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Often, when you have a lack of energy, weakness, lowered immunity or dizziness, your doctor will likely run lab work to check your iron levels.

If your total blood count comes back low or low-normal, you’ll be advised to increase your consumption of iron-rich foods and perhaps given a supplement.

However, if your total blood count is within “normal range”, you’ll likely be told “you’re fine”, to “try and get more sleep” and “let’s monitor it”.

Yet your body still tells you something is not right…and the body doesn’t lie.

The problem with “standard” lab tests is the total blood count doesn’t give you and your doctor the whole picture when it comes to your iron levels.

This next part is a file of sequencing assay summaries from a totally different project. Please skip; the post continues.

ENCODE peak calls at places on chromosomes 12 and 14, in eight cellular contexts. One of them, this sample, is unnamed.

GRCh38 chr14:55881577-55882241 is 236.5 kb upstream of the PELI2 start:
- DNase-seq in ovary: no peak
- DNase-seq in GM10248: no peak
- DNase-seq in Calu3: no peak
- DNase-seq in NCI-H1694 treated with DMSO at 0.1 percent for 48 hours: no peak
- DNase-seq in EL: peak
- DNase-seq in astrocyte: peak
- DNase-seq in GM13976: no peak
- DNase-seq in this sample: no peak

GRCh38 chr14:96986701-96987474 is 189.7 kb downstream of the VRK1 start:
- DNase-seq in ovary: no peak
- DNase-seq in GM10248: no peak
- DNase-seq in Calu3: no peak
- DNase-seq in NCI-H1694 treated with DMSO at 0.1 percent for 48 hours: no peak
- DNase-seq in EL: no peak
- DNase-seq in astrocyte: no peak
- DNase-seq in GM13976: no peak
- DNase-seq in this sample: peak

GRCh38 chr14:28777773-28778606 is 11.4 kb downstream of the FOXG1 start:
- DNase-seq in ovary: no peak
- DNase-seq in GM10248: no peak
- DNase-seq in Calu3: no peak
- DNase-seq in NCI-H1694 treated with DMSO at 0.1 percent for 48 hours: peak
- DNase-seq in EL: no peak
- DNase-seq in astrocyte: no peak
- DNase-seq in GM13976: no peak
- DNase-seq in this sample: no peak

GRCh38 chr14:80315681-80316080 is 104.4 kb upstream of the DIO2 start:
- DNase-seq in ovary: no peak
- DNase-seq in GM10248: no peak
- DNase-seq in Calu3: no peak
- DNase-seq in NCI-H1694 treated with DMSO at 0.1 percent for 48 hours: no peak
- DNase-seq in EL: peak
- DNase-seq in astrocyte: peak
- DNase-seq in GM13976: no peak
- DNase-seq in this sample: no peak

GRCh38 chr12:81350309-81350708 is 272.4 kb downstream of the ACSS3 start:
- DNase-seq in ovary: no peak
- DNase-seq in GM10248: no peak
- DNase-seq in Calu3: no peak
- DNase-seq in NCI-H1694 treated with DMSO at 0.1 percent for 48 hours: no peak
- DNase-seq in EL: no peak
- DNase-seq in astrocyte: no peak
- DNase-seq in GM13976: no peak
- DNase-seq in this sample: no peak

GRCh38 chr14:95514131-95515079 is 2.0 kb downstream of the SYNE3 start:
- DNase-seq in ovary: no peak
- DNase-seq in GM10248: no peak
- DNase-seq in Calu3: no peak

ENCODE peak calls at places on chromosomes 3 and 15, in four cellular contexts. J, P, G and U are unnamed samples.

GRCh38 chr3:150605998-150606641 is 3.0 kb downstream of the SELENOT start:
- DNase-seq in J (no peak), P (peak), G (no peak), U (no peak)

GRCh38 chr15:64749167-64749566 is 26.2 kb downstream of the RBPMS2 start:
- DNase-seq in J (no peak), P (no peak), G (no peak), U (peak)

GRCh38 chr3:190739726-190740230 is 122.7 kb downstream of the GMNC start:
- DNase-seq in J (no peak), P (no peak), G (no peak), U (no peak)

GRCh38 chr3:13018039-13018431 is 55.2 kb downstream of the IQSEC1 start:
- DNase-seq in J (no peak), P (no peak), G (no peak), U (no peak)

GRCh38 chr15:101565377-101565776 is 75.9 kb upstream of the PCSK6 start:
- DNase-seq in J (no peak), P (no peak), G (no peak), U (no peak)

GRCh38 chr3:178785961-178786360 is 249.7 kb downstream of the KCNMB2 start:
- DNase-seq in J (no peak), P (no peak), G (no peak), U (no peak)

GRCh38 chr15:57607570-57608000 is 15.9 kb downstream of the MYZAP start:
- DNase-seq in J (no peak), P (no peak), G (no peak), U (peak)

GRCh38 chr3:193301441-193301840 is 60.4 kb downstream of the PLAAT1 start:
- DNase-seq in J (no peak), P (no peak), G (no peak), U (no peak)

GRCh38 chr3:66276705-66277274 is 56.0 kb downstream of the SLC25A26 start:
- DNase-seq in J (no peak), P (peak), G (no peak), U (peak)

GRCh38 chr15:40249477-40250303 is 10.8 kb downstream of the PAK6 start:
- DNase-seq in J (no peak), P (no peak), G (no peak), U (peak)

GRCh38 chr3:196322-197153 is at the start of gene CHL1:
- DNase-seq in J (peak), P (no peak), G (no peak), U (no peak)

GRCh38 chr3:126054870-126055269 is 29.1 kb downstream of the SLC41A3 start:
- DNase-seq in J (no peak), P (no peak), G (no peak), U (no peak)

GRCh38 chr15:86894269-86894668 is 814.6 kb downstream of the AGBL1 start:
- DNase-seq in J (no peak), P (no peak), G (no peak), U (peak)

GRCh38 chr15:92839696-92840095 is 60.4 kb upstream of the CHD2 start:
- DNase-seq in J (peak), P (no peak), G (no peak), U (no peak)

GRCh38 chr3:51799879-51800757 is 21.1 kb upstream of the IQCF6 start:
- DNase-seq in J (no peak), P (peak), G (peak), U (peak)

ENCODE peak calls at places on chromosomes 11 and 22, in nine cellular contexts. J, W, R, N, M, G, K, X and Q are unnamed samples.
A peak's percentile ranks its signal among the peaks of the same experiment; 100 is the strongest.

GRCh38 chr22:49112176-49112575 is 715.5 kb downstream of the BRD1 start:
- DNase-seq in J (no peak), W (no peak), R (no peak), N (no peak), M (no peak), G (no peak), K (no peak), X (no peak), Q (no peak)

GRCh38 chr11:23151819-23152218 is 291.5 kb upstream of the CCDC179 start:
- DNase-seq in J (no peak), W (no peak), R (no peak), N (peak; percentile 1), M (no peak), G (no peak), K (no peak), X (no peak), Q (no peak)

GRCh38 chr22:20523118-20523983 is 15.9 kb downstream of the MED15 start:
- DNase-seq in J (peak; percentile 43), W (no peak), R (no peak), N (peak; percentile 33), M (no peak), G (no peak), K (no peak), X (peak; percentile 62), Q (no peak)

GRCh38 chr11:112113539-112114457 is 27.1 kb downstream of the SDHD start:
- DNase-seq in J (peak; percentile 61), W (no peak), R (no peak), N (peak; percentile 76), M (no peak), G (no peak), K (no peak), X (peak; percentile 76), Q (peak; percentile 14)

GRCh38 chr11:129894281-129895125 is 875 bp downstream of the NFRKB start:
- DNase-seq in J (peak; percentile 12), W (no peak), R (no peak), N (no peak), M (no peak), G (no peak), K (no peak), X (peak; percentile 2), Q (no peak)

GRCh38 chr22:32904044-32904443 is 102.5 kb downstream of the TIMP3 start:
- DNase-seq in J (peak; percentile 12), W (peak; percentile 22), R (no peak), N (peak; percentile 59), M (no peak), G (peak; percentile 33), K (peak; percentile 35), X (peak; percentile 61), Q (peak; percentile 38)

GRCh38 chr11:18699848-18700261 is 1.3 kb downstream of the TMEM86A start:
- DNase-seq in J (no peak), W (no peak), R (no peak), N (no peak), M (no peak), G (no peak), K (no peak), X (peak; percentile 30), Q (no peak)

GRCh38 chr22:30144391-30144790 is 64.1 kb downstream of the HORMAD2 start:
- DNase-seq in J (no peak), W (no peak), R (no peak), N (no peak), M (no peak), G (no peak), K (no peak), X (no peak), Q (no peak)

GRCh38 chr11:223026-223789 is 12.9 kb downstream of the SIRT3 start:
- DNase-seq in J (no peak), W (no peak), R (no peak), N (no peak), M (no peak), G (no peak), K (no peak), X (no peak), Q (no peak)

And the whole picture is crucial in determining whether you have low-iron, excessive iron, low or excessive ferritin (stored iron) and why there’s an imbalance.

We’ve seen hundreds of patients in private practice with “normal” total blood counts who have serious iron issues. So if you suspected something was off with your lab work, chances are, you’re right.



  • Chronically low energy that doesn’t get better with more sleep or rest
  • Feeling lightheaded or dizzy often
  • Cognitive decline
  • Fatigue
  • Lowered immunity
  • Feeling unwell
  • Headaches
  • Fainting
  • Irregular heart beat
  • Autoimmune conditions
  • Inflammation
  • Cold hands and feet
  • Muscle cramps, pain or spasms
  • Restless leg syndrome
  • Tinnitus/ringing in ears


Why is Iron important?

Iron is an essential mineral—“essential” meaning we must ingest it from food or supplements—that plays a key role in healthy bodily functions, including:

  • Metabolism and energy
  • Muscle health
  • Brain function
  • DNA synthesis
  • Oxygen transportation


What Most Iron Lab Tests Are Missing

If your doctor suspects iron issues, she or he will typically order labs to check your total blood count. This is the medical standard for checking iron levels and diagnosing anemia.